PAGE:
Federal Court Rules DOL’s 2016 Overtime Rule Is Invalid

By: Karen L. Piper

By now, you probably have heard that on August 31, 2017, the federal district court in Texas, which in November 2016 enjoined enforcement of the 2016 overtime rule, has decided that the rule’s minimum salary of $913 per week is invalid.

There are 3 factors to consider in determining whether an employee is exempt:

  • a salary basis test – an exempt employee must be paid a guaranteed minimum salary every week;
  • a minimum salary level test – an exempt employee must be paid at or above the designated minimum salary; and
  • a duties test – an exempt employee must perform designated executive, administrative or professional duties.

The court ruled the 2016 minimum salary level exceeded the Department of Labor’s (“DOL”) authority to make rules for determining which employees qualify for exemption from overtime pay.  The 2016 minimum salary of $913 per week was so high it “effectively eliminated” the duties test because a lot of employees who, despite performing exempt executive, administrative or professional duties, would no longer qualify for exemption.  The court concluded the DOL’s 2016 overtime rule is “invalid.”  This means the current rule with the minimum salary level test of $455 per week remains in effect indefinitely.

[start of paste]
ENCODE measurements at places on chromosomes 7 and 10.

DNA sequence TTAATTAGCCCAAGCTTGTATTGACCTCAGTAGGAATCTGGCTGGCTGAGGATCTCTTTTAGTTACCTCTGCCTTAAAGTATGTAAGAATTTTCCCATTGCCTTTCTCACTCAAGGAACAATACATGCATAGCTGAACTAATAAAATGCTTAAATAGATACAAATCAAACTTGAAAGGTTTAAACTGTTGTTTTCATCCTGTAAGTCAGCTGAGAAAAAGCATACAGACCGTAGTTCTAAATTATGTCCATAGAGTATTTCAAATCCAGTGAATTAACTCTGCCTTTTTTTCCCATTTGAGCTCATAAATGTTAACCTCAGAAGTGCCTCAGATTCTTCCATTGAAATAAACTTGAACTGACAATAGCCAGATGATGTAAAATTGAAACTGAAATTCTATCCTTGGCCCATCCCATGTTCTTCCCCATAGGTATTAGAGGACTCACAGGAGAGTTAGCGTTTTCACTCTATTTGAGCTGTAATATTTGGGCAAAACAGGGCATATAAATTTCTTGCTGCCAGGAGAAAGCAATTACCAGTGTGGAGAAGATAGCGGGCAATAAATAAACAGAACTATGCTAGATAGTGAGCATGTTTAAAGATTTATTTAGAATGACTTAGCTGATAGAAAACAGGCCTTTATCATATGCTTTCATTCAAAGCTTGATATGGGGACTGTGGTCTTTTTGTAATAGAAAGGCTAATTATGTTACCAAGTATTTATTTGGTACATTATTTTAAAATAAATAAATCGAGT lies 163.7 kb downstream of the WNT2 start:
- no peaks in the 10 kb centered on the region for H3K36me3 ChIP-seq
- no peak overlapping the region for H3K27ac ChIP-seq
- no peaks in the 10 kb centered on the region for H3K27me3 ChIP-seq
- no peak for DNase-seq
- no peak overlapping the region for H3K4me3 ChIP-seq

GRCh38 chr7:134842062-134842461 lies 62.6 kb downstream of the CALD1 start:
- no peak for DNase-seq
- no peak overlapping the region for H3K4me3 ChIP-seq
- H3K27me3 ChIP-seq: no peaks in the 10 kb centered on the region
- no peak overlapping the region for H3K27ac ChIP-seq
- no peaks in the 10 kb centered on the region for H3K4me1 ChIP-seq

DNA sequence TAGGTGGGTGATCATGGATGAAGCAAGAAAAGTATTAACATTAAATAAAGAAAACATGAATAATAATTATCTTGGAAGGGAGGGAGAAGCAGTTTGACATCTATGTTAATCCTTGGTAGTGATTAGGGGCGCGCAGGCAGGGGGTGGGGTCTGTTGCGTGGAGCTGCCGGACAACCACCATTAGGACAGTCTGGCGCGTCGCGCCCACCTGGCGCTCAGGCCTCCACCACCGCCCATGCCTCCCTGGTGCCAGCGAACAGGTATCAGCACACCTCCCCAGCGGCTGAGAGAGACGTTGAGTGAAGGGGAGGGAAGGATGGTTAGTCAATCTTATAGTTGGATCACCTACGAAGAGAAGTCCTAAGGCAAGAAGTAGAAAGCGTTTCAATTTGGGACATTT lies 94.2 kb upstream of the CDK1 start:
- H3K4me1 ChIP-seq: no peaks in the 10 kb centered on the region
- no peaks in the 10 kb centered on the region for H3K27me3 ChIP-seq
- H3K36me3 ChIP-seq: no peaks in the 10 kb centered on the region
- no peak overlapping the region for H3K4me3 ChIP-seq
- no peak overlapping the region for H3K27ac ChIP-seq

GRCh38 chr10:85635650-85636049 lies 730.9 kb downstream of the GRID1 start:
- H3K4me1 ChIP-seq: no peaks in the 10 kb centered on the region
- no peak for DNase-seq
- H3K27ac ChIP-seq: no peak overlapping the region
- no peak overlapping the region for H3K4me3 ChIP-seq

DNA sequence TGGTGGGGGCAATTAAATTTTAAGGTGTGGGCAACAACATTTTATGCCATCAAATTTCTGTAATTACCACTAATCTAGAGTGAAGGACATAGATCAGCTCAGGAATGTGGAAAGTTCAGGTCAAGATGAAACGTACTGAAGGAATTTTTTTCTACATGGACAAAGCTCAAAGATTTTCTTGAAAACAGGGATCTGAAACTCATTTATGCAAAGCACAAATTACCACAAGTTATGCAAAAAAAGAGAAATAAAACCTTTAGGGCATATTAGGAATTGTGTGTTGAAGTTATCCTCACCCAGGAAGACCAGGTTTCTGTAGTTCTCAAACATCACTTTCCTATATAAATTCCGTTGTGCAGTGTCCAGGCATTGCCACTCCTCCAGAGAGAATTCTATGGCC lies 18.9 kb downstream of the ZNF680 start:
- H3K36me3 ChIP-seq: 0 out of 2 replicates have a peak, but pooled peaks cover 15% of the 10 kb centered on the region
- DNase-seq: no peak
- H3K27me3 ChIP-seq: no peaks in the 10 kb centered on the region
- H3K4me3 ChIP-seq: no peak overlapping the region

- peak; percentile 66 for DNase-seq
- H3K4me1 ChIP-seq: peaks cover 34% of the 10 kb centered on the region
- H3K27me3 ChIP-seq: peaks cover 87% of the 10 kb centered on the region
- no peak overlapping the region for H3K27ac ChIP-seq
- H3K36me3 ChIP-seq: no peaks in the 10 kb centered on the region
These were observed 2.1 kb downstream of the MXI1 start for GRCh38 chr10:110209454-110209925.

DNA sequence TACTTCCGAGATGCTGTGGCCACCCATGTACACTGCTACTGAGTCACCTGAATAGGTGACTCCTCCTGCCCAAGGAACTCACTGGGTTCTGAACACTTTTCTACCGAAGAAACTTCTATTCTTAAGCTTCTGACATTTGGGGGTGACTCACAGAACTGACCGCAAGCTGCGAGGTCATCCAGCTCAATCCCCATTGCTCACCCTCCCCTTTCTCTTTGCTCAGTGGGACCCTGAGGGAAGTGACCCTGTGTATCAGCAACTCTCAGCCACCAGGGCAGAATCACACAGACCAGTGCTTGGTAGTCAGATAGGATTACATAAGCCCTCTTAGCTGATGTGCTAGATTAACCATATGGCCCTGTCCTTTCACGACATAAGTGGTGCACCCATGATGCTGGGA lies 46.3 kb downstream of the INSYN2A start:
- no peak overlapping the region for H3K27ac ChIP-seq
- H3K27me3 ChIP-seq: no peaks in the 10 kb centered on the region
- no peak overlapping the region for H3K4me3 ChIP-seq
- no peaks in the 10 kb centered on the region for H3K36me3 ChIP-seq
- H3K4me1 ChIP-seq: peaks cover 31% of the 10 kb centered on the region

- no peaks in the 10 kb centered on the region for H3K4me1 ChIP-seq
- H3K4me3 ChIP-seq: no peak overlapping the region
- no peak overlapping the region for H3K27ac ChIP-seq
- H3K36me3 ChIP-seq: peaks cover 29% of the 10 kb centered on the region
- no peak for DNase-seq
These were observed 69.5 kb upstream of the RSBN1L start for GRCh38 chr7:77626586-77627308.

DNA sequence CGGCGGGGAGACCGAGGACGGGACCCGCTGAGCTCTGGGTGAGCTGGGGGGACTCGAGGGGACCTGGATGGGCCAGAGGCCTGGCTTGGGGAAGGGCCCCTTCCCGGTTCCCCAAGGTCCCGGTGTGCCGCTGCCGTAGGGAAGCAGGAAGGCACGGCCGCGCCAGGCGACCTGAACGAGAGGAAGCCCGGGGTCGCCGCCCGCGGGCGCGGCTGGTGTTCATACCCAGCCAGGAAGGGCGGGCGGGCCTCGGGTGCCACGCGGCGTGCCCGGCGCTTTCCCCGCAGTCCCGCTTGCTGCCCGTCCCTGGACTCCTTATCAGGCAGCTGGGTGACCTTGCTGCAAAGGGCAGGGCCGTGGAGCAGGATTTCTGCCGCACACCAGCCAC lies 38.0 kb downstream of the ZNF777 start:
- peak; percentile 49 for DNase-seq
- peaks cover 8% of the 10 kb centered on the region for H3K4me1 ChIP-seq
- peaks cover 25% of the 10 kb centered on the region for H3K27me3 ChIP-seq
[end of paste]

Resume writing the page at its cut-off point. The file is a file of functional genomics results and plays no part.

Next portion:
Also on August 31, 2017, the state plaintiffs filed an unopposed motion in the court of appeals to halt further proceedings in the DOL’s appeal of the lower court’s injunction “pending further discussions by the parties.”  In other words, the DOL and the businesses and states who filed the original lawsuits are talking and may be able to settle their differences, especially in light of the lower court’s ruling that the $913 per week minimum salary level is invalid and the DOL’s announced plan, which it has already commenced, to revisit the appropriate minimum salary level for exemption from overtime pay.

For further information on these proceedings or updates on the overtime rule consult experienced employment counsel such as the author.

This article was written by Karen L. Piper, who is Secretary of the Board of Detroit SHRM, a member of the Legal Affairs Committee, and a Member of Bodman PLC, which represents employers, only, in Workplace Law. Ms. Piper can be reached at Bodman’s Troy office at (248) 743-6025 or kpiper@bodmanlaw.com. For further information, go to: http://www.bodmanlaw.com/attorneys/karen-l-piper.

Detroit SHRM encourages members to share these articles with others, inside and outside their organization, as long as its name and logo, and the author’s information are included in the re-post of the article. September 2017.